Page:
• You may not have much time to react
  • You should have a plan in place
  • You should have a disaster kit on hand in case of emergency
  • Know how you will evacuate your horse(s), and have a trailer ready to go or have one that you can borrow
  • Have a way to identify your horse

The aspects you need to consider in the long term include:

  • What you will do if you cannot return to your home/property?
  • Where can you stay for a while until you can return to your home/property?
  • Have a way of identifying your animals as described above in case you need to set them free (worst case scenario) or reclaim them from a shelter. It is usually best not to leave them in the barn in the event of a flood or tornado since there is potential for roof collapse.
  • Write on a piece of paper the name, address, and phone number of your regular veterinarian to keep with other important documents for your hors
  • Locate a mobile equine veterinarian you can use in the event of a disaster if you don’t already have one in case your horse is too injured to be moved for treatment
  • Write out a release form authorizing another party to give medical treatment for your injured or sick horse, keep the form on file with your regular veterinarian and an alternate veterinarian. Give a copy of the form to your neighbor or the person who will take care of you horse if you are away.

Finally, you should prepare a disaster kit. Here are the recommended contents to include in the kit:

  • Feed – at least a week’s supply in airtight, waterproof container, replace feed every 3 months so it stays fresh and feedable
  • Extra feeding bucket for each horse
  • One week’s supply of water for each horse, 50-gallon barrels can be used, store in a cool, dark location and check regularly to be sure the water is still usable. It won’t go bad unless there is contamination in it.
  • Extra water bucket for each horse
  • One week’s supply of shavings/straw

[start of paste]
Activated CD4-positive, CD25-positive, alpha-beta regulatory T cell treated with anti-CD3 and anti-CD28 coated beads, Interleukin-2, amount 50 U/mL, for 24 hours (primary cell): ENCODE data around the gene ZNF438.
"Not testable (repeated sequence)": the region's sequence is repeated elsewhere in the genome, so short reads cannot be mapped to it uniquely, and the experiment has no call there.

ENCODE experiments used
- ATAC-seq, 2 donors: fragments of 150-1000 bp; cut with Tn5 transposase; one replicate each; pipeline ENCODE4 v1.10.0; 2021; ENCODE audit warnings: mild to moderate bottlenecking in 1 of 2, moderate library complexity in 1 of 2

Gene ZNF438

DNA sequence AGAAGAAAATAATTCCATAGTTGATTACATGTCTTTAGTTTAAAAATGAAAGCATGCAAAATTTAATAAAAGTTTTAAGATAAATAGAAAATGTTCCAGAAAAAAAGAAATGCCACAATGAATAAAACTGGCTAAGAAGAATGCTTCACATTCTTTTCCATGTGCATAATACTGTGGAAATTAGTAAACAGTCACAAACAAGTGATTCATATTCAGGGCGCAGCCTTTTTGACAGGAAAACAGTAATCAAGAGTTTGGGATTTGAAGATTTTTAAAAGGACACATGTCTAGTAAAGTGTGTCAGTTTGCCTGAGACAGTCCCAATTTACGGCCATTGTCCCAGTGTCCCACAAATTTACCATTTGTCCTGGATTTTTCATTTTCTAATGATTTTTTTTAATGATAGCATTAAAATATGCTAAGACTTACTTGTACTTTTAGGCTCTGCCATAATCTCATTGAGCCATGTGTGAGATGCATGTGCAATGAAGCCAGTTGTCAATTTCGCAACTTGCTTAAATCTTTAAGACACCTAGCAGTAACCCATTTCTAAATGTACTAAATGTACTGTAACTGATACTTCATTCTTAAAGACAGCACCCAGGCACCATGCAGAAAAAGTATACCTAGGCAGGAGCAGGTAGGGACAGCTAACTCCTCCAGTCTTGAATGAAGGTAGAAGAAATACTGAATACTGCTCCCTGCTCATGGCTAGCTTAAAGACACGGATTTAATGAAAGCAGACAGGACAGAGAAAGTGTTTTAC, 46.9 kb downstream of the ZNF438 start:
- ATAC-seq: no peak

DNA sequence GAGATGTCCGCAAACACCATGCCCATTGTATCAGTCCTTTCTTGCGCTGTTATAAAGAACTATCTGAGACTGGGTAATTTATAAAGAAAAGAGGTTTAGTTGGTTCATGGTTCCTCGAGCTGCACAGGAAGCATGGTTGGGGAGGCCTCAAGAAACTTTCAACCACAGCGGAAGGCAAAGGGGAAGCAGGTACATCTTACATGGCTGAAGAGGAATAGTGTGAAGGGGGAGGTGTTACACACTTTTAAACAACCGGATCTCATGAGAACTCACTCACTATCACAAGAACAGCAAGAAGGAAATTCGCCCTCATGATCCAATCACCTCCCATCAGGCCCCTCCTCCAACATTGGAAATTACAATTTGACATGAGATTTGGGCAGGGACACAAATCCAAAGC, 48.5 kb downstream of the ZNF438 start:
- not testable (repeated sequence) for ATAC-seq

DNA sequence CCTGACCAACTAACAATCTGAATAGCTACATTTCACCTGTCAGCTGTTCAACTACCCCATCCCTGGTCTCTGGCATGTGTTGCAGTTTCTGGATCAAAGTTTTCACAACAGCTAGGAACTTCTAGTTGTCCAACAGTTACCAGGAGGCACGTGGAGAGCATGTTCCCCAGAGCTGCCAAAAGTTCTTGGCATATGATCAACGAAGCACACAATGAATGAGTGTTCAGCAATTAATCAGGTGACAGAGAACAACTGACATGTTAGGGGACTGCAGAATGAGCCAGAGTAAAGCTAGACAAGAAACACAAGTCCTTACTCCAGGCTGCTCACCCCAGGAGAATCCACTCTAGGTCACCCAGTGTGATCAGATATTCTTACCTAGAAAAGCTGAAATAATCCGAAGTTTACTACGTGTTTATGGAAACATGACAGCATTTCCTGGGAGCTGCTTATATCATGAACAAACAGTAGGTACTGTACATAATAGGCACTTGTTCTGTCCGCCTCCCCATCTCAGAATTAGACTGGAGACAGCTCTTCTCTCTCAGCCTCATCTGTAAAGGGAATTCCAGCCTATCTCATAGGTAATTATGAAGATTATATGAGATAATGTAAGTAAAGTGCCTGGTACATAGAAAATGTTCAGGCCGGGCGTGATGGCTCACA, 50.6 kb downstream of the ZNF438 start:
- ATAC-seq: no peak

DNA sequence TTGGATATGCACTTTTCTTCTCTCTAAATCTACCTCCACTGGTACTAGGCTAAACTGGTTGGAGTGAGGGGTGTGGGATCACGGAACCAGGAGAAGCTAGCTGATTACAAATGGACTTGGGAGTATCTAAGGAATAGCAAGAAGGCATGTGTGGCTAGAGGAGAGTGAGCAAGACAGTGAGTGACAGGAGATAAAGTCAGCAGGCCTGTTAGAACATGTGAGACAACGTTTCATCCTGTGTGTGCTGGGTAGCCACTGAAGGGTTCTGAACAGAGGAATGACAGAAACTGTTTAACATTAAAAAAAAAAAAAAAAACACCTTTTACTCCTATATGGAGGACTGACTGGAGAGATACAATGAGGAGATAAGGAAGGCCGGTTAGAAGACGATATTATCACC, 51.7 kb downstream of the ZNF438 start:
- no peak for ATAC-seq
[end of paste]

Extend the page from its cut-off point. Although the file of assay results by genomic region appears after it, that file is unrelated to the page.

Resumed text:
• Extra pitchfork
  • Shovel
  • Extra wheelbarrow/muck bucket
  • First aid kit
  • Grooming supplies including shampoo (in case you need to wash off any foreign substances), sweat scraper, etc.
  • Non-nylon leads and halters or breakaway halter
  • Shipping boots and head bumper for evacuation
  • Wire cutters and a sharp knife
  • Hoof pick
  • Leg wraps
  • Portable radio with extra batteries
  • Flashlight with extra batteries

The first aid kit should contain:

  • 2-4 quilted or padded wraps
  • Household scissors and/or knife
  • Tweezers
  • Ice bags or chemical ice pack
  • Rubbing alcohol
  • Veterinary or human rectal thermometer
  • Lubricant for the thermometer
  • Stethoscope
  • Antibacterial solution (Betadine or Nolvasan)
  • Antibiotic ointment
  • Sterile gauze sponges and pads
  • 2 to 4 disposable diapers or wrapped sanitary napkins
  • Bandages – Ace, 2 ½” gauze bandage roll, leg bandages
  • Adhesive tape – 1” and 2” rolls
  • Twitch or some form of restraint such as a chain
  • Human hand wipes
  • Latex gloves
  • Saline solution for flushing wounds or eyes
  • Rubbing alcohol for sterilizing tools
  • Another hoof pick
  • Duct tape
  • Cotton wool

Following these tips will help you prepare for potential disasters. Hopefully they won’t happen, but keep in mind the old saying “By failing to prepare, you are preparing to fail”-Benjamin Franklin. So, take time to prepare yourself for whatever disaster may befall you and your horse.

Visit the UConn Extension Disaster Education Network (EDEN) at for more information. Federal Emergency Management Agency (FEMA) independent study courses are also available at


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Weather Guys. (2011, May 1). What causes tornatoes? University of Wisconsin.